“New study quantifies global health, environmental impacts of excess nitrogen oxide emissions from diesel vehicles” is the title of a May 15, 2017 press release from the International Council on Clean Transportation (ICCT).
In no uncertain terms the ICCT announced, “[b]oth light-duty and heavy-duty diesel vehicles emit more NOx in on-road driving conditions than during laboratory certification testing, for reasons that may range from details of the engine calibration to equipment failure, inadequate maintenance, tampering by vehicle owners, the deliberate use of defeat devices, or simply deficient certification test procedures.”
The study’s findings are startling and should be a wake-up call.
The ICCT in its press statement is emphatic in its observation that, “[n]itrogen oxide (NOx) emissions from diesel cars, trucks, and buses are a major contributor to air pollution-related deaths worldwide—and the impacts are increasing, despite regulatory limits.”
Globally, according to the ICCT, an estimated 107,626 premature deaths were attributed to on-road diesel vehicle NOx emissions in 2015. China had the most with 31,397. This was followed by the EU-28 which recorded 28,456 such deaths, with India’s 26,739 ranking third.
What is indeed eye-opening are Mexico’s figures. Though there were 907 such on-road, diesel-vehicle, NOx-attributed deaths (estimate), a whopping 84 percent were tied to “NOx within regulated limits.” Fifteen percent are linked to “Excess NOx from trucks and buses.”
In the U.S., meanwhile, where an estimated 2,982 such deaths were registered in 2015, the percentage breakdown is as follows: 63 percent “NOx within regulated limits,” 34 percent “Excess NOx from trucks and buses,” and three percent “Excess NOx from cars and vans.”
The International Council on Clean Transportation in the release had far more to say on this. “The study estimates that excess diesel vehicle NOx emissions in 2015 were linked to ~38,000 premature deaths worldwide—mostly in the European Union, China, and India. ‘The consequences of excess diesel NOx emissions for public health are striking,’ says Susan Anenberg, co-lead author of the study and co-Founder of Environmental Health Analytics, LLC. ‘In Europe, the ozone mortality burden each year would be 10% lower if diesel vehicle NOx emissions were in line with certification limits.’” NOx is a key contributor in the formation of both “ground-level ozone and secondary fine particulate matter (PM2.5),” in air pollution outdoors.
More of the study’s findings revealed that in the European Union, in 2015, diesel-produced NOx emissions in excess from light-duty diesel vehicle exhaust accounts for six in 10 early deaths. An estimated 1,100 premature deaths in the U.S. from excess diesel-produced NOx occurred “in 2015, where heavy-duty diesel vehicles caused 10 times the impact of light-duty diesel cars.” Furthermore, though certified under laboratory testing in terms of meeting mandatory emissions limits, these same vehicles under real-world operating testing conditions, “produced 2.3 times NOx emission limits for light-duty diesel vehicles and 1.45 times limits for heavy-duty diesel vehicles, on average,” the ICCT went on in the release to report.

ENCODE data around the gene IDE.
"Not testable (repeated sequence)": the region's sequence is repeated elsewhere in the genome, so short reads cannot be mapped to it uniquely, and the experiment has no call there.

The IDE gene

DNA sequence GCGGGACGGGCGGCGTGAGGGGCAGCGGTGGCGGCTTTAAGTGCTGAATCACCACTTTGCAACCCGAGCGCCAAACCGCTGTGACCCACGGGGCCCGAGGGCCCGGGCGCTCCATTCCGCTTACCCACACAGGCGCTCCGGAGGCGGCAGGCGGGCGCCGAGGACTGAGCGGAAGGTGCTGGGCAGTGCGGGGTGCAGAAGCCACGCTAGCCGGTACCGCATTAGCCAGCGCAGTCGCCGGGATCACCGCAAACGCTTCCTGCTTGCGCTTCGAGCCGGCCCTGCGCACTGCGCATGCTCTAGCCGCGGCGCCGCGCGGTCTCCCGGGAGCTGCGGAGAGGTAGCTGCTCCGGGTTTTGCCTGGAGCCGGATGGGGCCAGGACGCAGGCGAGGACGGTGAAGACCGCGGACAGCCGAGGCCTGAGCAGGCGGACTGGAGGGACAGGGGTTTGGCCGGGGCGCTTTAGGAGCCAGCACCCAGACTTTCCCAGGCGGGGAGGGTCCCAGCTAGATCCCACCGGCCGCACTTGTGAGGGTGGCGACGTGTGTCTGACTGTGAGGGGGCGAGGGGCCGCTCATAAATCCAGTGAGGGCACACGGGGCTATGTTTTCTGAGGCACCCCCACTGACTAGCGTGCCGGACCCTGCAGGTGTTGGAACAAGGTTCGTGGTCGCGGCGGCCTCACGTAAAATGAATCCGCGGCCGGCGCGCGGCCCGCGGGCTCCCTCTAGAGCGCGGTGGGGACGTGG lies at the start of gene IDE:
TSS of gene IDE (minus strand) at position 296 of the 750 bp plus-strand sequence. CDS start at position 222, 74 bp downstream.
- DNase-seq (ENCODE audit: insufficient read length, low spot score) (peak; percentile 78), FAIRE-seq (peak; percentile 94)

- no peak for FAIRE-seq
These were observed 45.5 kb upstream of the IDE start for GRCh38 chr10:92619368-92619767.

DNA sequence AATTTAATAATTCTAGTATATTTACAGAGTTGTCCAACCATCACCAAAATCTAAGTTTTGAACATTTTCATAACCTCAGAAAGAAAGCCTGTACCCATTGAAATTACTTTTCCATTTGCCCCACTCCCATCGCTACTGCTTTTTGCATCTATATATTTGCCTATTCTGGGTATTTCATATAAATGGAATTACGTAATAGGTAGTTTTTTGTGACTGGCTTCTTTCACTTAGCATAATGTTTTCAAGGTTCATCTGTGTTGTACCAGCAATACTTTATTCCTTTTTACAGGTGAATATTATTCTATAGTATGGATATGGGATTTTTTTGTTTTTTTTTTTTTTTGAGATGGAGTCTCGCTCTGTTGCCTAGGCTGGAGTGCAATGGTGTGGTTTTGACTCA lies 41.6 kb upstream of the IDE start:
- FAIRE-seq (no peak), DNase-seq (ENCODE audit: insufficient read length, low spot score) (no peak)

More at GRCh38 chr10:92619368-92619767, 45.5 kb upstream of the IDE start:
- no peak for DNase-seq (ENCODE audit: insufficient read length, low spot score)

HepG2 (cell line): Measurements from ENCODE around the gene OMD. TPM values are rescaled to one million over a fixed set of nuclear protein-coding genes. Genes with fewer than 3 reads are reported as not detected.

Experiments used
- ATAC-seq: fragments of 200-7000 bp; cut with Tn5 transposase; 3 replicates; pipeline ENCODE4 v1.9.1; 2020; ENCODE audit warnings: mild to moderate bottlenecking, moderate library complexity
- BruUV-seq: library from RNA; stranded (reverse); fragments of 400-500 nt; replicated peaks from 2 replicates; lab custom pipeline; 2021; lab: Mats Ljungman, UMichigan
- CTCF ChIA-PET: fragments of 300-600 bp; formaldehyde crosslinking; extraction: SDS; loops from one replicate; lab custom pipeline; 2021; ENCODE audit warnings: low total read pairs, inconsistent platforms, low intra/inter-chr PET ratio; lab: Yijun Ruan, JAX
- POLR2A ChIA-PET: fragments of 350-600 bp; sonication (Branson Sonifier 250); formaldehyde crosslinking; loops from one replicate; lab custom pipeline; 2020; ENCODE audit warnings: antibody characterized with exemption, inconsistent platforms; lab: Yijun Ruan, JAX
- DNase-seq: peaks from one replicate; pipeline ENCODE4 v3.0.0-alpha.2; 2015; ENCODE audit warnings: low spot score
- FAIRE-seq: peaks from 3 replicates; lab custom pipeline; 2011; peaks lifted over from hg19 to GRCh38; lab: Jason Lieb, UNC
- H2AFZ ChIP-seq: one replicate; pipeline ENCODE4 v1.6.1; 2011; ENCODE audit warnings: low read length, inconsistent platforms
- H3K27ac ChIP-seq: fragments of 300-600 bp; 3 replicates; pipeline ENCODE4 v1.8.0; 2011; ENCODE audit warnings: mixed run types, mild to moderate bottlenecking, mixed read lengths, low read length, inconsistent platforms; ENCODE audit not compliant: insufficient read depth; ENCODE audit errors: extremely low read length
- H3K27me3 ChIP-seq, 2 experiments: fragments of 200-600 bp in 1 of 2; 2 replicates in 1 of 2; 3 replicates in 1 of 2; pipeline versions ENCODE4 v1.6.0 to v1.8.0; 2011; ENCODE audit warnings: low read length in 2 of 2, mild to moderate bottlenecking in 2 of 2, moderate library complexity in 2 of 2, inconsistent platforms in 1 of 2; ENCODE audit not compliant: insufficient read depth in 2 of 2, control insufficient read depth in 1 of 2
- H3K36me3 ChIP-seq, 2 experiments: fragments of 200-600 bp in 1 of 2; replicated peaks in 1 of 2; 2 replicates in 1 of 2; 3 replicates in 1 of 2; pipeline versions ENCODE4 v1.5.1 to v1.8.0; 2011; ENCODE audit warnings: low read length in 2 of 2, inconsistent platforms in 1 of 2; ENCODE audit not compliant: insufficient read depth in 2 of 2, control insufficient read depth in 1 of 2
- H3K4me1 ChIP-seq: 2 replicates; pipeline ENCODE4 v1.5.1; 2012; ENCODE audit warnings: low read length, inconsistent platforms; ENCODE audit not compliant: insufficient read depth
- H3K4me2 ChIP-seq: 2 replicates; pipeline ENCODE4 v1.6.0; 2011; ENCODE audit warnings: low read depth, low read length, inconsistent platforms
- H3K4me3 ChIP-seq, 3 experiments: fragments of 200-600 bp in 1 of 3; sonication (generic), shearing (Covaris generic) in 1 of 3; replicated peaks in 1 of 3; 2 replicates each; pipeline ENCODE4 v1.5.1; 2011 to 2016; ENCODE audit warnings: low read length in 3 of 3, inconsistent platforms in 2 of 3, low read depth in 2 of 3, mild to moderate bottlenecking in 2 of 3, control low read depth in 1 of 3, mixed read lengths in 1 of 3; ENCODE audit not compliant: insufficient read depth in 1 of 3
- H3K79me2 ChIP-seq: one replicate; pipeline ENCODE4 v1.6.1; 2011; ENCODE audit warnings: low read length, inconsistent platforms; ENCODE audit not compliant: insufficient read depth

The best way to lessen the impact of excess diesel-vehicle-emitted NOx on health is apparently through implementation and enforcement of stringent specified standards.
Ray Minijares, a study co-author and an ICCT Clean Air Program Lead, who was quoted in the release, said: “‘Globally, the single most important action to reduce the health impacts of excess diesel NOx emissions is for countries to implement and properly enforce a EURO VI tailpipe emission standard for heavy-duty vehicles. Combined with strengthened compliance for light-duty vehicles and next-generation standards, this would nearly eliminate real-world NOx emissions from diesel vehicles, which would avoid 174,000 air pollution-related deaths and 3 million years of life lost worldwide in the year 2040’ …”
The ICCT in the release further pointed out that, “[t]he study combined results from in-use vehicle emissions testing studies with global atmospheric modeling, satellite observations, and health, crop yield, and climate models to estimate the damages caused by diesel NOx emissions.”
For more about the International Council on Clean Transportation, the study (“The Global Health and Environmental Impacts of Excess Diesel NOx Emissions in 11 Major Vehicle Markets” and corresponding fact sheet) and information in the May 15, 2017 ICCT press release, see: “New study quantifies global health, environmental impacts of excess nitrogen oxide emissions from diesel vehicles” here.
Images: Pearson Scott Foresman (middle); Dana60Cummins (lower)
This post was last revised on Dec. 9, 2020 @ 1:07 p.m. Pacific Standard Time.
Published by Alan Kandel